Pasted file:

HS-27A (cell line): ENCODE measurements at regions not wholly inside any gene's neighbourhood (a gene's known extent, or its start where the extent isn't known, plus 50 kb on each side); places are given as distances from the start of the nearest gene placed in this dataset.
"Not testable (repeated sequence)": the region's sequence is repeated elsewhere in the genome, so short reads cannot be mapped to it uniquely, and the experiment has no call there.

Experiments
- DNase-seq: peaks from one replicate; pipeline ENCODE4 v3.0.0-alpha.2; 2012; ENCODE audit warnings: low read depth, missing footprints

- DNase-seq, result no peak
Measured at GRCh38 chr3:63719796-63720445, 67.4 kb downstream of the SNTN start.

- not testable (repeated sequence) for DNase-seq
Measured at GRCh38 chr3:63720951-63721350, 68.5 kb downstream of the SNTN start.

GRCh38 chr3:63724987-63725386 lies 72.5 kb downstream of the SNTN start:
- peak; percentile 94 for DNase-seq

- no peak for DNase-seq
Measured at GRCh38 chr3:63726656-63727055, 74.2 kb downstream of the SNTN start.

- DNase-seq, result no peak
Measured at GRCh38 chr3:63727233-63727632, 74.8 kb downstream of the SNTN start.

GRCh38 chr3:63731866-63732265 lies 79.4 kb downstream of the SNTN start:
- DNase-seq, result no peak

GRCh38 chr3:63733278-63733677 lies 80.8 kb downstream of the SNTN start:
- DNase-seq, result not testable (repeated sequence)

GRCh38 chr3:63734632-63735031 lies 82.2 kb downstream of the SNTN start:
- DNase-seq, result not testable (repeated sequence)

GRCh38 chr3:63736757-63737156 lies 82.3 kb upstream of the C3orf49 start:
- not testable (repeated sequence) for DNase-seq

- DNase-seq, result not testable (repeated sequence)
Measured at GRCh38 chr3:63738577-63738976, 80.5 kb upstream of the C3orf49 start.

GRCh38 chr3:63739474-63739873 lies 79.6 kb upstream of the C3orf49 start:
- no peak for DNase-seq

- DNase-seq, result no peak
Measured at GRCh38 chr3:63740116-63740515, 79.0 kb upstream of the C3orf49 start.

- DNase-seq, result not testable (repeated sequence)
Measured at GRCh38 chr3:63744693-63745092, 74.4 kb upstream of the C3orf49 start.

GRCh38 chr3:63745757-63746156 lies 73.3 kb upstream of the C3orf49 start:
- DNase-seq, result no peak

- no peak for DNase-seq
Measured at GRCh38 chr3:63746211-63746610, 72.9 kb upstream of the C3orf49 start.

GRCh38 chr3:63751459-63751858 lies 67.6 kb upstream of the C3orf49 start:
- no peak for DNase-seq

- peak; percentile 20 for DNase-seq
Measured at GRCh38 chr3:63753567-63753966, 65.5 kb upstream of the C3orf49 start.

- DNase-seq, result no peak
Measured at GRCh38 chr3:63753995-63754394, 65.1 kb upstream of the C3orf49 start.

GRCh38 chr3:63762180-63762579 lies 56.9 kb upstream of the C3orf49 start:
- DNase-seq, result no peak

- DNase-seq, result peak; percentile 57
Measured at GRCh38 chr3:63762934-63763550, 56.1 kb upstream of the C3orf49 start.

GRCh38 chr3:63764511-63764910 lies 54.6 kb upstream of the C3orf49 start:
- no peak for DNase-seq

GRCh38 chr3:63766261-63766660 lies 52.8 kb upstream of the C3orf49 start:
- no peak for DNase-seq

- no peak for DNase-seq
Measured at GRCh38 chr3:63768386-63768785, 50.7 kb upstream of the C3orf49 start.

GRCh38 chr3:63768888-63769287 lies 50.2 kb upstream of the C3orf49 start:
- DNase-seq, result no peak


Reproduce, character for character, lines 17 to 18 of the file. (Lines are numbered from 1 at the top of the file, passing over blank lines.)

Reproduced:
GRCh38 chr3:63733278-63733677 lies 80.8 kb downstream of the SNTN start:
- DNase-seq, result not testable (repeated sequence)